X Games: A place to push the snowboarding envelope | VailDaily.com

X Games: A place to push the snowboarding envelope

Lauren MoranColorado Ski & Snowboard MuseumVail, CO Colorado
Shaun White wins gold, Sunday, January 30, 2011, in the Snowboarding Superpipe during the Winter XGames in Aspen. RJ Sangosti, The Denver Post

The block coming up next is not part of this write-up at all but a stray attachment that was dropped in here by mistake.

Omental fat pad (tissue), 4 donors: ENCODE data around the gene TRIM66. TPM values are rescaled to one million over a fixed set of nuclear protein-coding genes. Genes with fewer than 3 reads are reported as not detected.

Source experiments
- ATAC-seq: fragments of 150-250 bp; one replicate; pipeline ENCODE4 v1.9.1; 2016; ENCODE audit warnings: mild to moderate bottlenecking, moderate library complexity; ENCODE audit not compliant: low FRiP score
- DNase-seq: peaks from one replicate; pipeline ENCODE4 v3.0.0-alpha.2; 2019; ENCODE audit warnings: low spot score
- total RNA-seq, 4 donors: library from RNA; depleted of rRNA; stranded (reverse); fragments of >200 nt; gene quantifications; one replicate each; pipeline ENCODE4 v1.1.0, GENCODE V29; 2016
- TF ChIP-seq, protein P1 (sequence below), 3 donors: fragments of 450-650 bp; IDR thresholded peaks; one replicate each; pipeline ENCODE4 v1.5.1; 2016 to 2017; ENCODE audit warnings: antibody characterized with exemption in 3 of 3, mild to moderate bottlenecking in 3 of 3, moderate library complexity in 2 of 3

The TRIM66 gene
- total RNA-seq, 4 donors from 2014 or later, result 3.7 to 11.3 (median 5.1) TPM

The Winter X Games is a huge annual event, attracting thousands of competitors, spectators and members of the press to Aspen each year. But the beginnings of this now-popular competition grew out of humble roots, much like snowboarding.In the early 1990s, Entertainment Sports Programming Network, more commonly known as ESPN, began to recognize the huge growth potential in action sports such as skateboarding and snowboarding in their ability to attract a younger generation of fans. So ESPN first developed the Summer Extreme Games in 1995 in Middletown, R.I., and Mount Snow, Vt., which attracted almost 200,000 spectators. The following year, the name was shortened to X Games, and by 1997, the franchise was popular enough to merit a Winter X Games. More than 38,000 people arrived in Big Bear Lake, Calif., to watch this first winter competition, which featured sports such as snowboarding, ice climbing, snow mountain-bike racing and even modified shovel racing. The snowboard halfpipe was a mere 12 feet tall. After moving the Winter X Games to Crested Butte for the second and third years, where attendance dropped slightly, the competition was held at Mount Snow in 2000 and 2001, with stronger spectator numbers and the addition of the snowboarding superpipe event, which has garnered incredible attention, records and competition from top snowboarders.The Winter X Games finally came to Buttermilk Mountain in Aspen in 2002, where they have remained until this year. In 2006, ESPN signed a contract with Aspen Skiing Co. to keep the games there until 2012.Unlike the Olympics, the Winter X Games have more freely experimented with offering eccentric and, perhaps, more obscure winter events. This independence has helped to popularize less mainstream sports – especially snowboarding, which has been an integral part of the Winter X Games since the first competition in 1997.In 2002, the first year the X Games were held at Aspen, the entire U.S. Olympic Freestyle Snowboarding Team surprised everyone when they showed up at the competition, which was just weeks before the Olympics at Salt Lake City. By 2003, the X Games not only included medals but also $500,000 in prize money for snowboarding, skiing and snowmobiling events. Many “firsts” have been accomplished at the Winter X Games in Aspen. After Peter Olenick landed the first double flip (dubbed the Whiskey Flip) in 2007, snowboarding tricks were changed forever and riders began pulling out all the stops. Two years later, Shaun White became the first to win consecutive gold medals in the superpipe. In 2011, Kelly Clark was the first woman to land a 1080 in the superpipe, while Norwegian snowboarder Torstein Horgmo completed the first triple cork in snowboard big air.White captured the first four-peat in superpipe that year, as well, and in 2012 added another superpipe win to become the first to win a five-peat, after also securing the X Games’ first-ever perfect score of 100.Aspen’s own Gretchen Bleiler took gold in the superpipe in 2010 and placed sixth in 2011 and fourth in 2012. Additionally, Steamboat Springs native Shannon Dunn won a gold medal in the halfpipe at the inaugural X Games in 1997 and in 2001.The Winter X Games have now permeated the international market. In 2010, the first Winter X Games were held in Tignes, France, and have returned every year since. As an annual and popular competition, especially with younger fans, the Winter X Games and their athletes have become household names and assisted in legitimizing many sports along the way, including snowboarding. Much has changed in the world of snowboarding competition, but it is clear that the riders will continue to do one thing: push the bounds of snowboarding with new tricks and new technology.Sources for this story included:• “The History of Winter X Games: Part 1,” by Tawnya Schultz. Snowboard Mag, Feb. 9, 2011. http://bit.ly/H4xVl7.• “A Brief History of the X Games,” by Kate Pickert. TIME.com, Jan. 22, 2009. http://ti.me/H7BaVD.• “Winter X Games History,” by Caroline Cooney. Livestrong.com, Jan. 1, 2011. http://bit.ly/Hu0zYT.• “It Happened at Winter X … ” by Devon O’Neil and Colin Bane, Jan. 30, 2012. http://es.pn/H4ECz3.

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